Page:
Cisco UCS Q&A #3 – flexible configuration

This is a follow-up question from the same reader Geoff who’s original question about traffic steering was discussed here.  Geoff responded to my original answer by brining up my Folly in HP vs UCS Tolly article and doubting that Cisco UCS really has active/active fabrics.

Follow-up Question:

Hi Brad,

thank you very much for your comprehensive answer. However, I still see have a couple of questions (sorry).  In Cisco documents I see only a heatbeat and syncronisation link between the two 6100s in a UCS. In your own article http://www.bradhedlund.com/2010/03/02/the-folly-in-hp-vs-ucs-tolly/ you show four 10Gb links between the two 6100s. Which is correct? By the way this is where I got the interleaving idea but now see it was blades 1-4 going to Fabric A and 5-8 going to Fabric B, and not odds and evens.

In the same article you also mention active/active fabric configuration but actually as far as each server blade is concerned it sees a active/failover configuration. There is no possibility for a dual channel server adaptor to drive with 20Gb which is what I would call active/active. (but did you say this in your UCS networking best practices talk? I will have to listen again.)  I really wonder why UCS forces separate fabrics. It might make sense for Fiberchannel storage where this is best practice, but for a pure IP environment would it not make sense to have a single fabric? But maybe it is not possible to set up a vPC cluster with a pair of 6100s.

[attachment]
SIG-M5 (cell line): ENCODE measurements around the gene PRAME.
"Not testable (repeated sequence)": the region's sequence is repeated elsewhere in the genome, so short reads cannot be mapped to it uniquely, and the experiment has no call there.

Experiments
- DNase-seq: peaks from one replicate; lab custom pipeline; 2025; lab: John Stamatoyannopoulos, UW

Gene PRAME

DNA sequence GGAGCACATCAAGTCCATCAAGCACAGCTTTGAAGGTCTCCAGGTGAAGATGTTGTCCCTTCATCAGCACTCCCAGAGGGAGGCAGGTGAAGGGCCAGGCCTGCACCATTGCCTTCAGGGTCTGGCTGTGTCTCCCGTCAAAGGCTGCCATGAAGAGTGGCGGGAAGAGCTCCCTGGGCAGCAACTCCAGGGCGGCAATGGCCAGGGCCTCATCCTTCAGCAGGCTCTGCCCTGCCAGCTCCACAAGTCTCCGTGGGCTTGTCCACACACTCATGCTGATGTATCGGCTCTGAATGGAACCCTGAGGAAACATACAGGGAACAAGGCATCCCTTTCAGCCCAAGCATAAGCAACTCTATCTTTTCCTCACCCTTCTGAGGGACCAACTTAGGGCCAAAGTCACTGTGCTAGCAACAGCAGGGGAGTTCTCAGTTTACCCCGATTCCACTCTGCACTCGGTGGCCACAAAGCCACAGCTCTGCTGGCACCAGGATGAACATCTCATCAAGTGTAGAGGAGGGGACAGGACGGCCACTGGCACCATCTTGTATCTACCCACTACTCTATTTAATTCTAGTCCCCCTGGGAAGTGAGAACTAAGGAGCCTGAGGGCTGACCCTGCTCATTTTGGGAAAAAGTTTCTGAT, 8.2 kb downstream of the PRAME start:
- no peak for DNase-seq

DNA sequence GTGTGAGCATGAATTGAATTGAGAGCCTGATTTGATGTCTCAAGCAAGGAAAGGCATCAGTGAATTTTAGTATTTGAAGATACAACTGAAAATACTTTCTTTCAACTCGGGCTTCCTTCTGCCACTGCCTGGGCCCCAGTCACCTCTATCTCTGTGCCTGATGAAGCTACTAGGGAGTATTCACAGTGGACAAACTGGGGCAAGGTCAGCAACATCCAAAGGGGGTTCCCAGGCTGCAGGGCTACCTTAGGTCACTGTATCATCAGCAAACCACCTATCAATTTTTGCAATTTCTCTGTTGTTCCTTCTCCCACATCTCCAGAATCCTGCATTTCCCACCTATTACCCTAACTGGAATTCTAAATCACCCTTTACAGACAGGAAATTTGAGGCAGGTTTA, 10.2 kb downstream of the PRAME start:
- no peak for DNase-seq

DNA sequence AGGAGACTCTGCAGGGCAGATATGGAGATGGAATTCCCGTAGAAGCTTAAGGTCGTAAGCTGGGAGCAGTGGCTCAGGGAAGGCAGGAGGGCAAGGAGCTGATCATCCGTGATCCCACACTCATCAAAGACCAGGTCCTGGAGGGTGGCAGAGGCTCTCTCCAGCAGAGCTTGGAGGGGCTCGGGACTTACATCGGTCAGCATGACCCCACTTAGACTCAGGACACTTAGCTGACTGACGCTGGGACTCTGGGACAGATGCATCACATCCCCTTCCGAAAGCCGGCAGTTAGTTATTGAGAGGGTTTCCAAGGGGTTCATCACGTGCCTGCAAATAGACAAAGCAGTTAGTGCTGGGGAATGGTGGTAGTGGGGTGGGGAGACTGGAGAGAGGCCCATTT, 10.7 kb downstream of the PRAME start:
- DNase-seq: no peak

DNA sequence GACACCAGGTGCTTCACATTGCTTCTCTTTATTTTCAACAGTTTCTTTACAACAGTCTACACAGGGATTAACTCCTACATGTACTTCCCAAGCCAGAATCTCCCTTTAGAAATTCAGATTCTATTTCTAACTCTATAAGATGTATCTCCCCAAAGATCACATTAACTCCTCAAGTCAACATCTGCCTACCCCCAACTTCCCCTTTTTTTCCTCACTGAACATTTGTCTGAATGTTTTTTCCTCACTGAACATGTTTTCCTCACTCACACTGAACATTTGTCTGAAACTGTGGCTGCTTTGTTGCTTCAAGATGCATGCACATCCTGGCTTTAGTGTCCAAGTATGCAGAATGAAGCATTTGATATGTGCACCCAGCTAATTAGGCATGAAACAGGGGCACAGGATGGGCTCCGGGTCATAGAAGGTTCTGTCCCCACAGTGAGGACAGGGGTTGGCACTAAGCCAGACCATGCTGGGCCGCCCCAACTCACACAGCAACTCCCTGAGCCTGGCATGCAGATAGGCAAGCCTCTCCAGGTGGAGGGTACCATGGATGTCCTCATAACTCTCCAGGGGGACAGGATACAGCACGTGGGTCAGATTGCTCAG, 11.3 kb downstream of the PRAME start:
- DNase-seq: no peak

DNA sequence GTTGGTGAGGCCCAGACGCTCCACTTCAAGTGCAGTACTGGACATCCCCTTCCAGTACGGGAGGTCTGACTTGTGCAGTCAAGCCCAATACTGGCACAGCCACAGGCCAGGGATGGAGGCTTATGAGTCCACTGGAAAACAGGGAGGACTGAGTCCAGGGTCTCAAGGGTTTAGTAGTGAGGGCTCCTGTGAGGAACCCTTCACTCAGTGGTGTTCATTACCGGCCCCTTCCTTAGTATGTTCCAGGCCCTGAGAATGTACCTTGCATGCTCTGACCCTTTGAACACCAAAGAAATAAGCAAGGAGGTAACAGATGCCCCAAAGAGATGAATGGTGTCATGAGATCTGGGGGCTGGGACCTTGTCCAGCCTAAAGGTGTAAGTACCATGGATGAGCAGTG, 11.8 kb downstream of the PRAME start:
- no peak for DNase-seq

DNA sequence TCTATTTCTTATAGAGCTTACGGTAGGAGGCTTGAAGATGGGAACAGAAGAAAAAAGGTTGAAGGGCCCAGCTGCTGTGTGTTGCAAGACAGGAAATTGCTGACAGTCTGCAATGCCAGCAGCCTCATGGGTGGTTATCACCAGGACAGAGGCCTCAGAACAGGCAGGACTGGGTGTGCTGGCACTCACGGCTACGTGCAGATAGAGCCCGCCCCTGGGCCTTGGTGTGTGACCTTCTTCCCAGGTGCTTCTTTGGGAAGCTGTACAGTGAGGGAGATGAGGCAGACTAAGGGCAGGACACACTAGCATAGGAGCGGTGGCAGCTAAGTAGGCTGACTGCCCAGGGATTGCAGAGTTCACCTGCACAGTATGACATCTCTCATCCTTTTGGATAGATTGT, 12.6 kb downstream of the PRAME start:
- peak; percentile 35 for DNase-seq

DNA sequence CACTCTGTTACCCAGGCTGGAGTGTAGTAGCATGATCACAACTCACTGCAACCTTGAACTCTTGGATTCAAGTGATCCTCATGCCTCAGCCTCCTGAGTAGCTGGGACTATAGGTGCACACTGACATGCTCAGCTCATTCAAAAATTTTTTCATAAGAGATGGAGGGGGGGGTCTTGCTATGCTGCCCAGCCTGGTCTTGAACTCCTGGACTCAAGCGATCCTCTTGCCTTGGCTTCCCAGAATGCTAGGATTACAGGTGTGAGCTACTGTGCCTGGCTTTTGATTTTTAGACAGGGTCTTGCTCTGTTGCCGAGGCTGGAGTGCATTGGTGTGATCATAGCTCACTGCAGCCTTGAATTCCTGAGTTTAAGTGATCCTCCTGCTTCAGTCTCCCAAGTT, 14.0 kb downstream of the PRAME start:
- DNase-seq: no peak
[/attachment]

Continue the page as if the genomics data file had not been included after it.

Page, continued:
My Follow-up Answer:

Cisco UCS provides tremendous flexibility in how you architect the system to deploy server bandwidth to meet your specific application needs.  Remember that UCS has two fabrics, and the fabric that each server vNIC uses is based on vNIC settings in the Service Profile (not the hardwires), and each server can have multiple vNIC’s each using one fabric or the other as its primary path.

Speaking of specific application needs, the Tolly Group test involved a single chassis with (6) blades, with pairs of blades sending a full 10G load between each other.  The Tolly Group tried to show that a Cisco UCS chassis was not capable of 60 Gbps of throughput.  However they made the unfortunate and fatal mistake in believing that only one fabric was active, and the other fabric was for failover only.  Wrong! Consequently, they setup each server with one vNIC using just one fabric (infact, the second fabric may not have been present).  Given that one fabric extender is 40 Gbps, of course (6) servers are not going to get 60 Gbps. Duh!

My response to Tolly’s flawed testing was simply providing an education to the Tolly Group in how they should have setup Cisco UCS to meet the criteria of their test.  This is not necessarily how every Cisco UCS configuration should be deployed.  Infact, I have yet to see any customers setting up their UCS in such a manner.  A testament to how unrealistic Tolly’s botched “gotcha” testing really was.

Most customers setup their Cisco UCS servers with (2) or more vNICs, each using alternating fabrics.  So, YES, you absolutely CAN have a server send 20 Gbps, one vNIC sending 10 Gbps on Fabric A, another vNIC sending 10 Gbps on Fabric B.  Both fabrics handling traffic for all blades.

Cisco UCS has separate fabrics for the robust high availability customers expect from a mission critical enterprise class platform.  What’s the downside with that? Especially when both fabrics are indeed ACTIVE/ACTIVE.

Disagree?

Cisco UCS Q&A #2 – End Host Mode forwarding behavior

This question comes from a reader named Wei about how Cisco UCS behaves in End Host Mode with respect to MAC learning and flooding.  Wei paints a scenario of two servers in the same VLAN, one inside Cisco UCS, the other outside of Cisco UCS.  With the Fabric Interconnect in End Host Mode, what happens when the server inside UCS tries to communicate with the server outside UCS, starting with ARP and the subsequent unicast conversation.